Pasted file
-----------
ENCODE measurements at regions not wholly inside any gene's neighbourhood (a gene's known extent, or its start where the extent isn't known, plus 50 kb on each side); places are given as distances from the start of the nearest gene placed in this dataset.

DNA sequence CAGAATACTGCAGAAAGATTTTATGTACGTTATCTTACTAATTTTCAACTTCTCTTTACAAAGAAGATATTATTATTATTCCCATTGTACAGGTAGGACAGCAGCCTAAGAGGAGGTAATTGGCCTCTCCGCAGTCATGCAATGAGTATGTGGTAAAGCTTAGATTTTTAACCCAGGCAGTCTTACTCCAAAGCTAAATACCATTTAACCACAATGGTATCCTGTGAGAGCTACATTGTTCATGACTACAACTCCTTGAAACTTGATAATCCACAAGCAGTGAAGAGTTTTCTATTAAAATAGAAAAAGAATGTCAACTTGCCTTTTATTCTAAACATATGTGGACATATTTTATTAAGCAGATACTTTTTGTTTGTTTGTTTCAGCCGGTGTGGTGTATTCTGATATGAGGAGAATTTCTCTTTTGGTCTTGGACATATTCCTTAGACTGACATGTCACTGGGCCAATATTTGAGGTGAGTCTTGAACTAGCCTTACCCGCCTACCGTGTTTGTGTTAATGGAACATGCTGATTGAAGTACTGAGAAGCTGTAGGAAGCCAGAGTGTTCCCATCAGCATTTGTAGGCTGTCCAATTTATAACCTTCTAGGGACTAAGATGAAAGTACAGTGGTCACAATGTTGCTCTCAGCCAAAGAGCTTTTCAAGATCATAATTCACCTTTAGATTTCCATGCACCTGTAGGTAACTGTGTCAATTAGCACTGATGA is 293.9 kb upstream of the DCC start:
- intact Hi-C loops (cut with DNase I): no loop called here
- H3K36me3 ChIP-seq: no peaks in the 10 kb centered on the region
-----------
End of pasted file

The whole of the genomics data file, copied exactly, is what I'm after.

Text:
ENCODE measurements at regions not wholly inside any gene's neighbourhood (a gene's known extent, or its start where the extent isn't known, plus 50 kb on each side); places are given as distances from the start of the nearest gene placed in this dataset.

DNA sequence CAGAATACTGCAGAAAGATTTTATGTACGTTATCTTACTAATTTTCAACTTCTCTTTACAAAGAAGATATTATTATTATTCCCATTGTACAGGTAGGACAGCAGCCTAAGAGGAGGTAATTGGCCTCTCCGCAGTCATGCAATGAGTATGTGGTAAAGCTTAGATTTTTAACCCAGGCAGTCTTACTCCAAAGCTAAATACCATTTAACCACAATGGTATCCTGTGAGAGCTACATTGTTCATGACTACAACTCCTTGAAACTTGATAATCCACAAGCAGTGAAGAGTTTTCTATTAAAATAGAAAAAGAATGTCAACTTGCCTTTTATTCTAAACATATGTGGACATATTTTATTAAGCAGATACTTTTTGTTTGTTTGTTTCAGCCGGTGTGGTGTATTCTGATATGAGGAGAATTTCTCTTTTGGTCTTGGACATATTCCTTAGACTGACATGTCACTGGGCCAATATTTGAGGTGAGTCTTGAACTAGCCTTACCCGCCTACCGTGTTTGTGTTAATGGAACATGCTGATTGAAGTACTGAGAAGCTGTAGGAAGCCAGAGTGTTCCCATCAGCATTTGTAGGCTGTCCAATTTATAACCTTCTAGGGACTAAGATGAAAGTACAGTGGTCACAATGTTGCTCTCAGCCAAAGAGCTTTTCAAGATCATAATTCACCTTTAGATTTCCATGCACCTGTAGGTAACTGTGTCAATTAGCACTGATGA is 293.9 kb upstream of the DCC start:
- intact Hi-C loops (cut with DNase I): no loop called here
- H3K36me3 ChIP-seq: no peaks in the 10 kb centered on the region